Ron Peck is releasing Cross-Channel onto DVD through his company RLP Projects. The disc is currently available exclusively through the film’s official website (see link below) and encoded for Region 0. As such we can view this release as director approved, even though it may not ultimately match up to previous releases of his film – all of which had input from Peck – courtesy of Second Run, the BFI and Network (who, at time of writing, have Empire State coming out on a Blu-ray/DVD dual format release in a matter of weeks). The film itself is ably handled with original aspect ratio and soundtrack in place, meaning 1.78:1 anamorphically enhanced and two-channel LPCM stereo. Given that Cross-Channel was shot digitally it is difficult to ascertain whether some of the visual flaws were inherent in the original materials or as a result of the transfer. There is some haloing and occasional instances of artefacting, though neither to any genuine distraction. The soundtrack similarly demonstrates some flaws – the voice-over is much crisper and clearer than the onscreen dialogue – though again this may be present in the original mix and doesn’t prove to be overtly problematic. The disc also offers optional French subtitles. Extras are limited to ten minutes worth of rehearsal footage in which we find Tibbs and Milton trying out there characters in a number of different scenes. Interestingly, they began with the roles reversed, though judging by the final result the correct decision was ultimately made. (The rehearsal footage is presented in a 1.33:1 aspect ratio and comes without optional subtitles.)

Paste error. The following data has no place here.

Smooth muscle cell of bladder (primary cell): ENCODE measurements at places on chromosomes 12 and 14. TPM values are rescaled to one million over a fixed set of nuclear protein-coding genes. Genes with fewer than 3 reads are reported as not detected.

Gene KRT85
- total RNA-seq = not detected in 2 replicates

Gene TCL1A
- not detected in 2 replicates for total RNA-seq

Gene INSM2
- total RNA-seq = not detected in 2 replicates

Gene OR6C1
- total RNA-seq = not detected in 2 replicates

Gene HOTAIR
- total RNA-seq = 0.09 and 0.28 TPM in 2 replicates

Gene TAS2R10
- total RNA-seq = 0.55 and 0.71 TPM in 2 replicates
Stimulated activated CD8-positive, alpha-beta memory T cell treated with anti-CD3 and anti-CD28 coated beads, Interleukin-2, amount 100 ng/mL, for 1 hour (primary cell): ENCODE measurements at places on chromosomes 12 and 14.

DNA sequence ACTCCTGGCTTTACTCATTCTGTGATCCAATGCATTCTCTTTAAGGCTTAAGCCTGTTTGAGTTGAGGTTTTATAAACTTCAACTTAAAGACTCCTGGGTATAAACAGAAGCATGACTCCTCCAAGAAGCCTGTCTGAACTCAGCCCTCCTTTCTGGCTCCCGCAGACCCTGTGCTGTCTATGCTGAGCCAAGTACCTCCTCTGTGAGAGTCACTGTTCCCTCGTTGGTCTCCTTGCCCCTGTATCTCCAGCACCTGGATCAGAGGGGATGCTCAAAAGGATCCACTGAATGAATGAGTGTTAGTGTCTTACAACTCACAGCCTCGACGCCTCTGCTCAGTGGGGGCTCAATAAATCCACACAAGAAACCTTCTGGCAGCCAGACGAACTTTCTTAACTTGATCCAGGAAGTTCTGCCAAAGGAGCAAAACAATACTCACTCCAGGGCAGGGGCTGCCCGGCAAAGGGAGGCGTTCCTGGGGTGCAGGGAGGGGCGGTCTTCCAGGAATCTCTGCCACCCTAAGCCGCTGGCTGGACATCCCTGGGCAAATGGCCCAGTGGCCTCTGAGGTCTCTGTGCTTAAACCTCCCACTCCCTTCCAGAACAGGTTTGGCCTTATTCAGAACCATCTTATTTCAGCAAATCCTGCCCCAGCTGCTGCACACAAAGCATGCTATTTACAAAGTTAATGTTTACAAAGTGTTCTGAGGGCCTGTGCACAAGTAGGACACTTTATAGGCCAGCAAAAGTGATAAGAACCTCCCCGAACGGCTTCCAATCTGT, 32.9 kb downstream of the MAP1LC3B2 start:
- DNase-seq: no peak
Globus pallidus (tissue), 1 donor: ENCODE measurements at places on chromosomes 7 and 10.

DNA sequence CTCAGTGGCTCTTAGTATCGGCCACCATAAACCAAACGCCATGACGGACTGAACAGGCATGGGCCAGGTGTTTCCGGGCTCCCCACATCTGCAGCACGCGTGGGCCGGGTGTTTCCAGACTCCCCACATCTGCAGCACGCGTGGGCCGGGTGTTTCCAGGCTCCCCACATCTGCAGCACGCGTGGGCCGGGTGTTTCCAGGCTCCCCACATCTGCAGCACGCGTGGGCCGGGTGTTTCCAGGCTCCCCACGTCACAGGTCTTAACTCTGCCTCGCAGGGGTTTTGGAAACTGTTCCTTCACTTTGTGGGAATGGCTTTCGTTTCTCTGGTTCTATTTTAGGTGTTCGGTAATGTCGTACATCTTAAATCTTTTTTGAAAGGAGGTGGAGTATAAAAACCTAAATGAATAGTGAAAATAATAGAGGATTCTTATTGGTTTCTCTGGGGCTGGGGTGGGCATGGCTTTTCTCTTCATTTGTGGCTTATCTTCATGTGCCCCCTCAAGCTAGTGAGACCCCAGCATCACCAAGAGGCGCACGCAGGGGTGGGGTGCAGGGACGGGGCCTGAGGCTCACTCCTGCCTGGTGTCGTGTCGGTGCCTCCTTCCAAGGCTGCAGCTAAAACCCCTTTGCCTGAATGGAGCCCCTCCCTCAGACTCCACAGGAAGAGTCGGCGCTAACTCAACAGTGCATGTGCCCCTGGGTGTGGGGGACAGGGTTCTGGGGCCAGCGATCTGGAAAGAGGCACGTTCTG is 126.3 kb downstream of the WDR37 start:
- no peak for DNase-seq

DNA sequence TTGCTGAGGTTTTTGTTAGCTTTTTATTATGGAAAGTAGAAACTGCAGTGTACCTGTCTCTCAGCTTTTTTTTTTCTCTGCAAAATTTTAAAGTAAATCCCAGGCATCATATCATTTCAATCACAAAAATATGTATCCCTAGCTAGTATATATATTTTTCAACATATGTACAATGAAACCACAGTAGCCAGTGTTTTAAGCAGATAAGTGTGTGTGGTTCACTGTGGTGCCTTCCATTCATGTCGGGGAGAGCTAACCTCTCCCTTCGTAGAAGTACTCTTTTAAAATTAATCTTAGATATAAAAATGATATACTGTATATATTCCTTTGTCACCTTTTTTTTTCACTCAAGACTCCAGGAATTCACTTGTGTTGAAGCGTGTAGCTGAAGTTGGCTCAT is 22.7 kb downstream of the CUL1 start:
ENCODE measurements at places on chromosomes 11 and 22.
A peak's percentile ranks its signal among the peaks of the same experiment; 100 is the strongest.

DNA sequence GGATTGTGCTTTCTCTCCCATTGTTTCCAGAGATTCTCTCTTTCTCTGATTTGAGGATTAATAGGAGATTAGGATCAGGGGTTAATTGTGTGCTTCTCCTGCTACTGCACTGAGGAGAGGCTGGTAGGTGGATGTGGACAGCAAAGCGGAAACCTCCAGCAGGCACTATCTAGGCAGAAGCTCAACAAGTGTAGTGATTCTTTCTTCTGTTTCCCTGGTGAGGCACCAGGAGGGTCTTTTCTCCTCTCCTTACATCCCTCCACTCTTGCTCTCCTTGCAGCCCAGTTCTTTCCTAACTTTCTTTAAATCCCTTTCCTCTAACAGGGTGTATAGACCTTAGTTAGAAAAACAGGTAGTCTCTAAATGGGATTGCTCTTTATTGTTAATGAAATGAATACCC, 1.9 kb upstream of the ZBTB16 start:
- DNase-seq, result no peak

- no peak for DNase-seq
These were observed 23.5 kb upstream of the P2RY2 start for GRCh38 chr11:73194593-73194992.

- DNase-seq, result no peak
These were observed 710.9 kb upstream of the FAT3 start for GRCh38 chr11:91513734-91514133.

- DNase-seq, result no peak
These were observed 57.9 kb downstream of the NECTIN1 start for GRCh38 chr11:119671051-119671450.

Cross-Channel can be purchased through the film’s official website HERE


Nighthawks and Strip Jack Naked: Nighthawks (also containing Peck’s short films Soho and 149) were released onto DVD by Second Run in 2005, but have since gone out of print. The films were reissued in 2009 onto a two-disc Blu-ray or DVD package by the BFI containing a number of Peck’s early films amongst the special features: Its Ugly Head, On Allotments, Edward Hopper and What Can I Do With a Male Nude. Second Run have also issued Fighters and Real Money onto DVD, whilst Network have Empire State issued a dual-format Blu-ray/DVD release. Reviews of the Second Run discs can be found by clicking the following links: Nighthawks, Strip Jack Naked and Fighters/Real Money. A review of Empire State can be found here.

Anthony Nield

Updated: Mar 03, 2011